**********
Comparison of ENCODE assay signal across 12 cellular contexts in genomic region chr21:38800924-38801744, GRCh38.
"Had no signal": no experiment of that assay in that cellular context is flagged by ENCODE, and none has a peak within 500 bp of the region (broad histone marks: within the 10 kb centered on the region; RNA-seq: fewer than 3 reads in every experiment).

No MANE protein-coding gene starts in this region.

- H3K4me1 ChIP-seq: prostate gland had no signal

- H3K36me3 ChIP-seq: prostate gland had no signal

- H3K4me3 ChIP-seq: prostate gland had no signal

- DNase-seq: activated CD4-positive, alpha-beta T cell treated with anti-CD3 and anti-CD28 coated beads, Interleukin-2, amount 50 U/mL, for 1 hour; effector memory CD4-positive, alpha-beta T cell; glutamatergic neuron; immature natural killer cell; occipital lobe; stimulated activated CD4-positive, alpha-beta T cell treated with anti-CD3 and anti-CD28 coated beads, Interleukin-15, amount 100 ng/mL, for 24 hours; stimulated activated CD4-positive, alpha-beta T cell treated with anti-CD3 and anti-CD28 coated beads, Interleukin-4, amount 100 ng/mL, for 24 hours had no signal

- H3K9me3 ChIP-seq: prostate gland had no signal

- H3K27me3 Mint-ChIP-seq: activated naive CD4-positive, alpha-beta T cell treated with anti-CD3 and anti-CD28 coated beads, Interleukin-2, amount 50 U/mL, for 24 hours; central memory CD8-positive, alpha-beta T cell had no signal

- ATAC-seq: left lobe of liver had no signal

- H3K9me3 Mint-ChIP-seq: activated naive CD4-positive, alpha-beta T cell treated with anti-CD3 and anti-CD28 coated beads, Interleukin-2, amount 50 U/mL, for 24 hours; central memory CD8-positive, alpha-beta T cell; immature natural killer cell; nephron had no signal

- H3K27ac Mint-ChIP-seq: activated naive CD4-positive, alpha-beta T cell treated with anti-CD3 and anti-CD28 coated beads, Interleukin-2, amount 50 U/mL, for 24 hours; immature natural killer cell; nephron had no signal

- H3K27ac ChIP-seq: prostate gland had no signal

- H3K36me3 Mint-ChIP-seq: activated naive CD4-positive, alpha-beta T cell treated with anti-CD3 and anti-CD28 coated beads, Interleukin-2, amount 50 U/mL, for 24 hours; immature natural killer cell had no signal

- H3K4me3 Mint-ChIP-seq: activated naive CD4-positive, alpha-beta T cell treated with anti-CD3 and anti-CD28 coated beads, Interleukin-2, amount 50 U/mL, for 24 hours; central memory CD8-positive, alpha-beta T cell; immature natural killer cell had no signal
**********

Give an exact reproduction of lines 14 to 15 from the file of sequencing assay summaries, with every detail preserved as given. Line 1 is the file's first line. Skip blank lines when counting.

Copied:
- H3K36me3 Mint-ChIP-seq: activated naive CD4-positive, alpha-beta T cell treated with anti-CD3 and anti-CD28 coated beads, Interleukin-2, amount 50 U/mL, for 24 hours; immature natural killer cell had no signal

- H3K4me3 Mint-ChIP-seq: activated naive CD4-positive, alpha-beta T cell treated with anti-CD3 and anti-CD28 coated beads, Interleukin-2, amount 50 U/mL, for 24 hours; central memory CD8-positive, alpha-beta T cell; immature natural killer cell had no signal